Posts Tagged ‘friend’
Couches are like cats. Once they’re outside, they don’t easily go back inside.
One of the typical hang-outs for my circle of friends has a collection of ratty couches we keep outside, on the concrete patio or unmown grass. It’s perfect for barbeques, as long as you don’t mind your cushion full of dirt, spiders and dried cat urine.
For whatever reason, a roommate at that house I helped move decided to bring one of these couches along for the ride to his new school district. After a year-and-a-half as an outside couch, he’s going to bring it inside, to his spacious shiny new apartment. I know that new middle school band directors don’t get paid much, but this still has to be a bad idea.
Even as we loaded it on the truck, it leaked filth onto the floor of our U-Haul. One of the guys, full of charm and wit, said:
I have never seen couches shit.
We all have, now. This is one couch that won’t easily go back inside without stinkin’ up the place. It’ll need two bottles of Febreeze and three days worth of vacuuming before it even nears cleanliness.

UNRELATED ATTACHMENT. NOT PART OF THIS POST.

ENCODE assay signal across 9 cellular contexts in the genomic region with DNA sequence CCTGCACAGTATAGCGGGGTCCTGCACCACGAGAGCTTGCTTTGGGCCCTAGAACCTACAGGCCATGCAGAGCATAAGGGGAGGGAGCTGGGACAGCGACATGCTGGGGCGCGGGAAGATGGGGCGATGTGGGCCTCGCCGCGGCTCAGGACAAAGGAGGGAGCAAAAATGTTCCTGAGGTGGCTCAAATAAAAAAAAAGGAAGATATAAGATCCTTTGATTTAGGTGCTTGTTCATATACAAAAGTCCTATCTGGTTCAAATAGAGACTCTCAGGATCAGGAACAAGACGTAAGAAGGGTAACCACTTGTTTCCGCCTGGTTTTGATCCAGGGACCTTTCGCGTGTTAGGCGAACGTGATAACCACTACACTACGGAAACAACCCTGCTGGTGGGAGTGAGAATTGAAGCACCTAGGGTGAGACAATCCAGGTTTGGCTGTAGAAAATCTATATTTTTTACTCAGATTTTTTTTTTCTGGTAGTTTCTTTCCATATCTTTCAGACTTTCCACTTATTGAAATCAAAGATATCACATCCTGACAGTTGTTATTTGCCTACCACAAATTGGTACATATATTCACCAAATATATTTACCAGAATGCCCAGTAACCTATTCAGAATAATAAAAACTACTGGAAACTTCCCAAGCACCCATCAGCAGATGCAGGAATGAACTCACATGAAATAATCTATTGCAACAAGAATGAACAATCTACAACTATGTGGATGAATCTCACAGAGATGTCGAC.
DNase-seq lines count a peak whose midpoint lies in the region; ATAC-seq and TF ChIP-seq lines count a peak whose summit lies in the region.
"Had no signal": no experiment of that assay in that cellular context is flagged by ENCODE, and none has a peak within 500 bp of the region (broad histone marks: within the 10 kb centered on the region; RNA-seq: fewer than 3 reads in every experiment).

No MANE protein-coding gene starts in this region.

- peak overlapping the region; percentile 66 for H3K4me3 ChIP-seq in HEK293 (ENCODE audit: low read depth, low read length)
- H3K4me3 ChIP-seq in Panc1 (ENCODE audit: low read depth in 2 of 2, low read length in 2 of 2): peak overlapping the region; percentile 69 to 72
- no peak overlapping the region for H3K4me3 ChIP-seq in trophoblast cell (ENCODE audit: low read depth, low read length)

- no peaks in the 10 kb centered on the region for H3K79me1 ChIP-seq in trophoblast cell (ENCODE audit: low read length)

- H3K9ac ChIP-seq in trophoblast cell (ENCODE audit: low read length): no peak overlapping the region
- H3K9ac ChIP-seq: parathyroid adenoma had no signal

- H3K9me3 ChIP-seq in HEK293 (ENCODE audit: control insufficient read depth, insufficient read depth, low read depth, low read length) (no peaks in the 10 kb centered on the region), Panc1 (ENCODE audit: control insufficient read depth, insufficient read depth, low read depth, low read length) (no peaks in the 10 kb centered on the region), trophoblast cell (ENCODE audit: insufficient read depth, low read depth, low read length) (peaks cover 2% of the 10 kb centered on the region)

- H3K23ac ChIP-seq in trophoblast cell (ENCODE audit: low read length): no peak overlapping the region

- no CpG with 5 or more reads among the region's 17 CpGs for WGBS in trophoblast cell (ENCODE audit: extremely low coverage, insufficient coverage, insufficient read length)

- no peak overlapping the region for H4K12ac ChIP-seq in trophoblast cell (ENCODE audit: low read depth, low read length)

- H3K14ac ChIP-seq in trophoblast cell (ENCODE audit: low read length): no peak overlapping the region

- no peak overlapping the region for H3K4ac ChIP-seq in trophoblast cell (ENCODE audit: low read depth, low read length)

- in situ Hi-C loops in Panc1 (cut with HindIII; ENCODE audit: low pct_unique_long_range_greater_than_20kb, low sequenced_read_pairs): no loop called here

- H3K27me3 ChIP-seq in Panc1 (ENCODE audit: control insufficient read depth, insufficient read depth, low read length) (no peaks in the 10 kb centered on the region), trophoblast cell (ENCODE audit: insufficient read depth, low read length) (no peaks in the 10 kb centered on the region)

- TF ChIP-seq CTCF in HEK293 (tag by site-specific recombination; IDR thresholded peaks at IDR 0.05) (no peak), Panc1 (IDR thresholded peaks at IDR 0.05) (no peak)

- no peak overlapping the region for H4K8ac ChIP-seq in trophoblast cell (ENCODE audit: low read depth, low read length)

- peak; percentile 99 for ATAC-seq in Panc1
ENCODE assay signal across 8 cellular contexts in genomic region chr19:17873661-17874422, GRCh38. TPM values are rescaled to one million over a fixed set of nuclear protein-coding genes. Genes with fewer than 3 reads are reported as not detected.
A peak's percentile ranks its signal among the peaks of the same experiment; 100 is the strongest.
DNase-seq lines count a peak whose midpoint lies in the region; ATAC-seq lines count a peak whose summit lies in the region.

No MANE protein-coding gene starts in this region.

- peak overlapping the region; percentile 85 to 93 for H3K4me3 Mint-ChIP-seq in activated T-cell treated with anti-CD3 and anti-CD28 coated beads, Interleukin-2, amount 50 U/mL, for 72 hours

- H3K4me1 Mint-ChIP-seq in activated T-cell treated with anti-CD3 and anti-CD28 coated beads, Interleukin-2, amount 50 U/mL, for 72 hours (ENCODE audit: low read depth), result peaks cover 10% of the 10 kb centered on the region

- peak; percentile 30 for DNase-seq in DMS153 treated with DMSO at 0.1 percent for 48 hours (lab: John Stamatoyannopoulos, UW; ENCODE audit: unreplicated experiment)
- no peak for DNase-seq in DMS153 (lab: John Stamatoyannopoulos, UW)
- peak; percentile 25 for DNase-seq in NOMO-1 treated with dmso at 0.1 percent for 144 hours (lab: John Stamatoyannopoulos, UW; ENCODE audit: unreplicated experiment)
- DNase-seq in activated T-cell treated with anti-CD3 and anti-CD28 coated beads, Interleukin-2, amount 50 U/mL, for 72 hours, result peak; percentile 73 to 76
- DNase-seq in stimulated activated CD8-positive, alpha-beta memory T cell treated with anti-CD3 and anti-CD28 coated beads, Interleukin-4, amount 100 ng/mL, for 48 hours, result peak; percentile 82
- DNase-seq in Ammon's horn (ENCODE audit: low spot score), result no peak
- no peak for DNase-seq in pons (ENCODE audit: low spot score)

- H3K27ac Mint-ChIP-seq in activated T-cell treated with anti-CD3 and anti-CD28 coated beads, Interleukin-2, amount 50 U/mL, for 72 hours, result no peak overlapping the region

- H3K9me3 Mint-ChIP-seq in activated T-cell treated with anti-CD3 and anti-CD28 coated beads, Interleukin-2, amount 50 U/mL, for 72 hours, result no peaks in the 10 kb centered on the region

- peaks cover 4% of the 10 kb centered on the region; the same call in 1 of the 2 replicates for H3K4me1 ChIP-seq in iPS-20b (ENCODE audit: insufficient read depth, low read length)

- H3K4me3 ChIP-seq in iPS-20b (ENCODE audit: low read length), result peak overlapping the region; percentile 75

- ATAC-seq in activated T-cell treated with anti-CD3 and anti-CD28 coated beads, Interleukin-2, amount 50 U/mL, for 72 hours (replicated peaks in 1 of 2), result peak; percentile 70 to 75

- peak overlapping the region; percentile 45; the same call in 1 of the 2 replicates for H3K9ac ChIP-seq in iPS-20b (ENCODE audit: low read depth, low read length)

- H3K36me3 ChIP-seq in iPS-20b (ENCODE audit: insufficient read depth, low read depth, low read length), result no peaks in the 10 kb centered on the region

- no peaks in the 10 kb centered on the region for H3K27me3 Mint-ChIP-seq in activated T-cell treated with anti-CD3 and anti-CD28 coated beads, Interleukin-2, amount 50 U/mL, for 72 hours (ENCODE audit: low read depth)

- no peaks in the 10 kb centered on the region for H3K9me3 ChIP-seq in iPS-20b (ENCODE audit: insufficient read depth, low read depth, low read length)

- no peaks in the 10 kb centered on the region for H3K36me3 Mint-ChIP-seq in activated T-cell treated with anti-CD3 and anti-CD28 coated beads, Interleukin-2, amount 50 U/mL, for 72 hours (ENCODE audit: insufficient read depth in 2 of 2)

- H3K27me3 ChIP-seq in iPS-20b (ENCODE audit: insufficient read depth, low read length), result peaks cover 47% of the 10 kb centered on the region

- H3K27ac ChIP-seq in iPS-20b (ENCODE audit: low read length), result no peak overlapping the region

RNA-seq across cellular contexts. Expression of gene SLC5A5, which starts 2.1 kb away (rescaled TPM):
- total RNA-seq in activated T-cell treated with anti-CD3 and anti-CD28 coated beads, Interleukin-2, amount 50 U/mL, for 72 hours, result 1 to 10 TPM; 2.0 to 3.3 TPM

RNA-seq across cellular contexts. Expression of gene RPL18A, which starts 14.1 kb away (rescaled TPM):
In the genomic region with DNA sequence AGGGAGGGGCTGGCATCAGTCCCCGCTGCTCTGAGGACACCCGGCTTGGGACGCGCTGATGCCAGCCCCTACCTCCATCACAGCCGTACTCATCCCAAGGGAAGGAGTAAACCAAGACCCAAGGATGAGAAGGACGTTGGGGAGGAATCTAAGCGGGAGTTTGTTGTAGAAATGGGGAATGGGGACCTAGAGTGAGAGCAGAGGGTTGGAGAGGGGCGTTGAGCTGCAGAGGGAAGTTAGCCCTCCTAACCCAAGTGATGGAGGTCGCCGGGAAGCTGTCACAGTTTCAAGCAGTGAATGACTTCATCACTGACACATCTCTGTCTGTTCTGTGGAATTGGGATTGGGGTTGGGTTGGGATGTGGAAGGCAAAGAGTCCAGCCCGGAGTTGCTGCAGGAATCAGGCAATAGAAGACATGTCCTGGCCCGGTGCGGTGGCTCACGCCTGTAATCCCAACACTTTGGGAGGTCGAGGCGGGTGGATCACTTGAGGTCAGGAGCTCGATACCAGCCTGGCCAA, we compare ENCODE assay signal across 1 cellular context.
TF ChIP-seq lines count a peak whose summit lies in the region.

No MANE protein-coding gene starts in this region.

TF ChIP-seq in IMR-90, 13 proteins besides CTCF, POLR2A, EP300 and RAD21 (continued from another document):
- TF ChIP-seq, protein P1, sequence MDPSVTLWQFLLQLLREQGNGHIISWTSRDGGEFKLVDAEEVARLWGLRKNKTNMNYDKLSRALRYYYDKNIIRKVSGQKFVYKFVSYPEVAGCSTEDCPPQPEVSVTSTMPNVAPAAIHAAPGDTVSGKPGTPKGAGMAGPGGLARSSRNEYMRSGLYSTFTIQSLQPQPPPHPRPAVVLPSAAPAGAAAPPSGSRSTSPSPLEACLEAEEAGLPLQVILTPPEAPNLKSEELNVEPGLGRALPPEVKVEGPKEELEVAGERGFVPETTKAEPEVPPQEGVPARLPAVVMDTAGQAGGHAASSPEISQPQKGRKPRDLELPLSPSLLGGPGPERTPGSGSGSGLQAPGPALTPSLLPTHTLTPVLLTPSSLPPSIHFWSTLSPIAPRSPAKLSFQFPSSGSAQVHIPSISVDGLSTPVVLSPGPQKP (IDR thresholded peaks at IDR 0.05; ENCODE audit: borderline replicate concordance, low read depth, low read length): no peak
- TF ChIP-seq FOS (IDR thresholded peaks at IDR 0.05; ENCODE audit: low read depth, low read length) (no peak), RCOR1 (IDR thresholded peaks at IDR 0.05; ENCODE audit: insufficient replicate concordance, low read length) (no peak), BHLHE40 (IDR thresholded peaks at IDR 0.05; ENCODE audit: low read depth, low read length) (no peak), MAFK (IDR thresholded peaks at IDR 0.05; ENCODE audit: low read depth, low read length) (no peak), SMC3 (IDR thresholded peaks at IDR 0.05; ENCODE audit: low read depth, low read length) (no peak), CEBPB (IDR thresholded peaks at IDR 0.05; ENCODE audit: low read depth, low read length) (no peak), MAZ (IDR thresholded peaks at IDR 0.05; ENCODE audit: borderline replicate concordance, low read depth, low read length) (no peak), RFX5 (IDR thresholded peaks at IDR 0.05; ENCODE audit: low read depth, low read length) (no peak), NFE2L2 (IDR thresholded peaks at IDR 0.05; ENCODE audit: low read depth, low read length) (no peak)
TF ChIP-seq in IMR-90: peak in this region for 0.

If ever I visit, I hope I don’t catch any diseases.
Part One of Four in my series on my two master teachers.
One master teacher is authoritarian. She expects a lot accomplished, and a lot of planning for lessons. Teaching is her second — third? fourth? fifteenth? — career.
She expects me to master every classroom system she’s established over her 16-odd years, every slightest procedure.
Journal every day; while you take attendance. Quizzes every Thursday. Detentions for tardies and absences. Extra credit for Kleenex.
She mentors student teachers every spring.
I met her last spring while working off my observation hours as a sub. As I passed through the hallway, I noticed a former editor of mine from my school newspaper.
I stopped by to say hello, and I was introduced to my friend’s then-current master teacher and my future one. Once I got to know my master teacher better, we discovered that I had met her husband from her first, only and current marriage — an August-September romance — through a previous short-term radio gig at the same college.
This master teacher criticizes, scrutinizes, prosyltizes. She isn’t worried about my ability to talk. She’s worried about my ability to teach, though she’s worried less and less.
I’ve gotten better, and still I have a long way to go.